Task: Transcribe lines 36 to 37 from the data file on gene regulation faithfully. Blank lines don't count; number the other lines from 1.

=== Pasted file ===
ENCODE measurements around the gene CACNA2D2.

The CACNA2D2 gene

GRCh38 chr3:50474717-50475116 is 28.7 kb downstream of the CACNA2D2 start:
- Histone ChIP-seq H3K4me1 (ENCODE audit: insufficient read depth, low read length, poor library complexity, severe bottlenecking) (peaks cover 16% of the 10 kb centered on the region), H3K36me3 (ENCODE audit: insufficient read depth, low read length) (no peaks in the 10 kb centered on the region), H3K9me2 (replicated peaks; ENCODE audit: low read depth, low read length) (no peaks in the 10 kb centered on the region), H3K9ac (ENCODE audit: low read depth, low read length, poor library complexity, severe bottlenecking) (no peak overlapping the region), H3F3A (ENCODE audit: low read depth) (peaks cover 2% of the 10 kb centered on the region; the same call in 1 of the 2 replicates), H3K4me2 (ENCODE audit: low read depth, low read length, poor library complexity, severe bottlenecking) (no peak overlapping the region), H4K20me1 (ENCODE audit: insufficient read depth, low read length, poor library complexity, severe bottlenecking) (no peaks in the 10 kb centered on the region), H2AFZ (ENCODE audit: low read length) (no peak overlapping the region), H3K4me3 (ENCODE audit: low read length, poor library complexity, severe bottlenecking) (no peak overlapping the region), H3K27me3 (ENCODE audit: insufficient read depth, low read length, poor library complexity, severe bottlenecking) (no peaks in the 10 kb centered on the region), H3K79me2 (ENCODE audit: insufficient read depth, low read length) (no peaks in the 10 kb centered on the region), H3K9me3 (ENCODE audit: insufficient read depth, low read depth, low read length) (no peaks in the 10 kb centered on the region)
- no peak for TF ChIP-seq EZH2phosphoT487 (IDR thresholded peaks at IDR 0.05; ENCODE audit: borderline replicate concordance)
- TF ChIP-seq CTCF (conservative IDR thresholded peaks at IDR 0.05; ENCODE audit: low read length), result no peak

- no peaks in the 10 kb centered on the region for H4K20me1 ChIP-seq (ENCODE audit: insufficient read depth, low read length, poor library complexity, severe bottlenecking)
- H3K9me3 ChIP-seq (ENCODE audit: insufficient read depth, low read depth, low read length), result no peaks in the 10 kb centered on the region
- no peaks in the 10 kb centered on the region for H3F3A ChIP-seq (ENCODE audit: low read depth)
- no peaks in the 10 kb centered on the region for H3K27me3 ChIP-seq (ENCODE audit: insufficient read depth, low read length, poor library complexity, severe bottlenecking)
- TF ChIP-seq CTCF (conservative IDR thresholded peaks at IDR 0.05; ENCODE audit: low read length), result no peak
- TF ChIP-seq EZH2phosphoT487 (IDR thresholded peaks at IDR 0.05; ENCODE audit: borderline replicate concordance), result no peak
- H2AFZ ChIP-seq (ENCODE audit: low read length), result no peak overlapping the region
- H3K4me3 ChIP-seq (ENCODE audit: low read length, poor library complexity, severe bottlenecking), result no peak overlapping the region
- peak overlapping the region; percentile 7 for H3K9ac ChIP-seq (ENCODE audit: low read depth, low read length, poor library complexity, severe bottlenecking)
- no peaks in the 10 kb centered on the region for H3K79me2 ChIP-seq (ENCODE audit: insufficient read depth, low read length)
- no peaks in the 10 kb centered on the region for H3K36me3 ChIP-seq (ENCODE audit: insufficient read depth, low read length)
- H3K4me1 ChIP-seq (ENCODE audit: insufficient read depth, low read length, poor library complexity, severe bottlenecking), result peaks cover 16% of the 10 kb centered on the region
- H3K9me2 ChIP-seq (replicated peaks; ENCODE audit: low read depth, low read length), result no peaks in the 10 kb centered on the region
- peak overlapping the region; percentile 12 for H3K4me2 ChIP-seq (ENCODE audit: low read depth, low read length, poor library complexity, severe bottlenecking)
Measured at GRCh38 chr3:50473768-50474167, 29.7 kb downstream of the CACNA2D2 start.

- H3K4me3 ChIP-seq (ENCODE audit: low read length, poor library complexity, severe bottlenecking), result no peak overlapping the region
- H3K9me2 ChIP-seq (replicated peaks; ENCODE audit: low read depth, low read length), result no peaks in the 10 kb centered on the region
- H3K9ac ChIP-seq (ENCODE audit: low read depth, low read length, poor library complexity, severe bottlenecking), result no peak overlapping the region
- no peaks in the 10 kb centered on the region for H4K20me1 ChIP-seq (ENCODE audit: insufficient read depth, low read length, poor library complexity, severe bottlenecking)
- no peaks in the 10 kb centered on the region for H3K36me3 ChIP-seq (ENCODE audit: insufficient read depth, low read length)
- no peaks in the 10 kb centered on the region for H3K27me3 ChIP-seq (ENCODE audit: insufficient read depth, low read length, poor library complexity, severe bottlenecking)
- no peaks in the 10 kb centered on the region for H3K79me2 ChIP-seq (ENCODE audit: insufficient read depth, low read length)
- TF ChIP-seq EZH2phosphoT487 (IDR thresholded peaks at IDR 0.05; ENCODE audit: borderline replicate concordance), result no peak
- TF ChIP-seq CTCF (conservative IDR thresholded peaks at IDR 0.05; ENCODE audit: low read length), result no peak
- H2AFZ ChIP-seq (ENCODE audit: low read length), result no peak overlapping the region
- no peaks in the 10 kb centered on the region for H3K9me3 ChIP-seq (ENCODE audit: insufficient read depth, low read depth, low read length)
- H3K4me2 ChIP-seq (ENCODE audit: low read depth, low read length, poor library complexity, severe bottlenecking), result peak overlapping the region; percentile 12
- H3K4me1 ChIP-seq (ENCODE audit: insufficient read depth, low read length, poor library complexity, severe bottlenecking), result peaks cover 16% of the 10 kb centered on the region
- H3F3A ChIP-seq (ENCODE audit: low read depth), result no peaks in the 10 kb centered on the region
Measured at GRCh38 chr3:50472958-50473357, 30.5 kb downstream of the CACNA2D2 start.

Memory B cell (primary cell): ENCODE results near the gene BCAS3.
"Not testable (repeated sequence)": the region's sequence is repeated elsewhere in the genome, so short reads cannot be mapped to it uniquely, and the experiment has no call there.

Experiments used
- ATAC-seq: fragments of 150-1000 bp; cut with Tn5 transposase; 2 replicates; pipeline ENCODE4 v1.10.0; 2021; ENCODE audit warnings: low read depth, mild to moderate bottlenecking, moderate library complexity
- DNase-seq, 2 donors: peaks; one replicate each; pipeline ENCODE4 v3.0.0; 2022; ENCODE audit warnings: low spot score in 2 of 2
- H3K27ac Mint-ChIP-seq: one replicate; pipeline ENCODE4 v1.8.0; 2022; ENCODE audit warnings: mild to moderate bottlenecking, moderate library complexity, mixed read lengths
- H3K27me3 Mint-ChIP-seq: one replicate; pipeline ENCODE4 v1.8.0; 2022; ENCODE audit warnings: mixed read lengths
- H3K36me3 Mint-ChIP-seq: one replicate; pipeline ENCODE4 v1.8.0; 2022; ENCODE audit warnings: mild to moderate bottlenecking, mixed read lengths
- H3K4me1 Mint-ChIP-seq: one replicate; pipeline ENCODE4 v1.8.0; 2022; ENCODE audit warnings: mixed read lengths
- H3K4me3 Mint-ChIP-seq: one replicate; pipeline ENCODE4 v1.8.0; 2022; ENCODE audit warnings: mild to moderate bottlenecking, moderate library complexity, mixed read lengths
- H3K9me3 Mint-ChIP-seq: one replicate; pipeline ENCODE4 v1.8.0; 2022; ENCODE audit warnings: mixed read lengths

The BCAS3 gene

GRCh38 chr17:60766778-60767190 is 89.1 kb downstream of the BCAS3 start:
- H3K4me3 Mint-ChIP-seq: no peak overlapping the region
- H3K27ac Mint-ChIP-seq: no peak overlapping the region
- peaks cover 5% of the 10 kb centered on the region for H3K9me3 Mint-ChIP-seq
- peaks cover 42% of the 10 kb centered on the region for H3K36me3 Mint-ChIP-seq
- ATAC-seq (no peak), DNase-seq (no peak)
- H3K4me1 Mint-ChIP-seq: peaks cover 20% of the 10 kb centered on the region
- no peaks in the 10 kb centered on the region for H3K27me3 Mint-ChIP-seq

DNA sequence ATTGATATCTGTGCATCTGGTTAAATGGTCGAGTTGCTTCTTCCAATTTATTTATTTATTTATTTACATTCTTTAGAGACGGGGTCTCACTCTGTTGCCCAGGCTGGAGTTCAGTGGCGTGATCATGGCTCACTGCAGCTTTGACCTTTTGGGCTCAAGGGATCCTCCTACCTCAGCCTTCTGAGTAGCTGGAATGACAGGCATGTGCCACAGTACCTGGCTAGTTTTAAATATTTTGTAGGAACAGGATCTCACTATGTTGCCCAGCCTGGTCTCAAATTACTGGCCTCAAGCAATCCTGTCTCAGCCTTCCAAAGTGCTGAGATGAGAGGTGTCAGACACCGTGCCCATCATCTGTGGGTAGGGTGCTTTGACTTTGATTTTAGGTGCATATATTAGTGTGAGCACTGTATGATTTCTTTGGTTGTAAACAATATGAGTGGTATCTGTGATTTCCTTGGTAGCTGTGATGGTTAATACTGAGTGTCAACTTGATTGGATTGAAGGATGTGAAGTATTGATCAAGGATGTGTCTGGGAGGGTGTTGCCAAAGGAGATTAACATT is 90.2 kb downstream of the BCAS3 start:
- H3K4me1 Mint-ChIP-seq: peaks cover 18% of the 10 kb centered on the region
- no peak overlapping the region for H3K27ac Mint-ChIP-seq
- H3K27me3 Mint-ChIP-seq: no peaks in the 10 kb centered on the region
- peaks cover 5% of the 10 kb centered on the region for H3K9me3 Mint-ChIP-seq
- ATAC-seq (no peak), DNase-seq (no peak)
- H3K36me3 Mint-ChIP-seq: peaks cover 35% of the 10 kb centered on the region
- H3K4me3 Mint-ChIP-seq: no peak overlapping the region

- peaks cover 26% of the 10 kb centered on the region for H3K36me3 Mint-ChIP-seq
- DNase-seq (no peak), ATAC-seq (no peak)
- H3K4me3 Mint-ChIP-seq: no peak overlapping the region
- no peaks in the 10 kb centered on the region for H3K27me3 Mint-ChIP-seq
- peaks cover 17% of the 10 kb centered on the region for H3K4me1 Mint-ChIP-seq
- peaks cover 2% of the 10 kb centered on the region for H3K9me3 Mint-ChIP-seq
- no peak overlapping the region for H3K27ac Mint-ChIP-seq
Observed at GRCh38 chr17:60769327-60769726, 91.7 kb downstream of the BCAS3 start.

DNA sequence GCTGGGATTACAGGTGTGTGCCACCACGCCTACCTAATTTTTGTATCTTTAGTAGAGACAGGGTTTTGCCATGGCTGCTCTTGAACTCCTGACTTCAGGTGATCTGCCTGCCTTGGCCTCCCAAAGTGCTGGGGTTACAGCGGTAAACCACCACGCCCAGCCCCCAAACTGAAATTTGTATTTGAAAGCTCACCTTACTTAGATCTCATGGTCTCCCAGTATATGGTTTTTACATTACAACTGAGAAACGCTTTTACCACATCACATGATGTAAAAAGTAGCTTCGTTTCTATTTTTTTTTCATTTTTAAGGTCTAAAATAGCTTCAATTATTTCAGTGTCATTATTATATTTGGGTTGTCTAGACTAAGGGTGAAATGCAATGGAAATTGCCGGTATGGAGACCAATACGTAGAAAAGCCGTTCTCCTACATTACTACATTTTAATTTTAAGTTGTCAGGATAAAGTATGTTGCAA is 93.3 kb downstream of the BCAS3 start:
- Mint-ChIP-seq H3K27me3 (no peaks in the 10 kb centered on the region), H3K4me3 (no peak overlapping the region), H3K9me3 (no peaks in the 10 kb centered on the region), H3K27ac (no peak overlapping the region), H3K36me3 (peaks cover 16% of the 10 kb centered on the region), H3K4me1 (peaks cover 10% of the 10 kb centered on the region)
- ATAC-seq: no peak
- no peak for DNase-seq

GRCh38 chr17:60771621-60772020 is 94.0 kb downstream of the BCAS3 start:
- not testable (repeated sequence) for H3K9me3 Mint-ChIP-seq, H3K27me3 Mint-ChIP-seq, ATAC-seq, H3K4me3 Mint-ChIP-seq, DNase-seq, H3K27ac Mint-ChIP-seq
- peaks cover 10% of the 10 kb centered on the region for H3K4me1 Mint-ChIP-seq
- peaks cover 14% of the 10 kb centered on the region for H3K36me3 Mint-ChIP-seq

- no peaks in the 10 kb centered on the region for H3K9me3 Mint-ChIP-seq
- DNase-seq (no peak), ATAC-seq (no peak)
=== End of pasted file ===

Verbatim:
Measured at GRCh38 chr3:50472958-50473357, 30.5 kb downstream of the CACNA2D2 start.

Memory B cell (primary cell): ENCODE results near the gene BCAS3.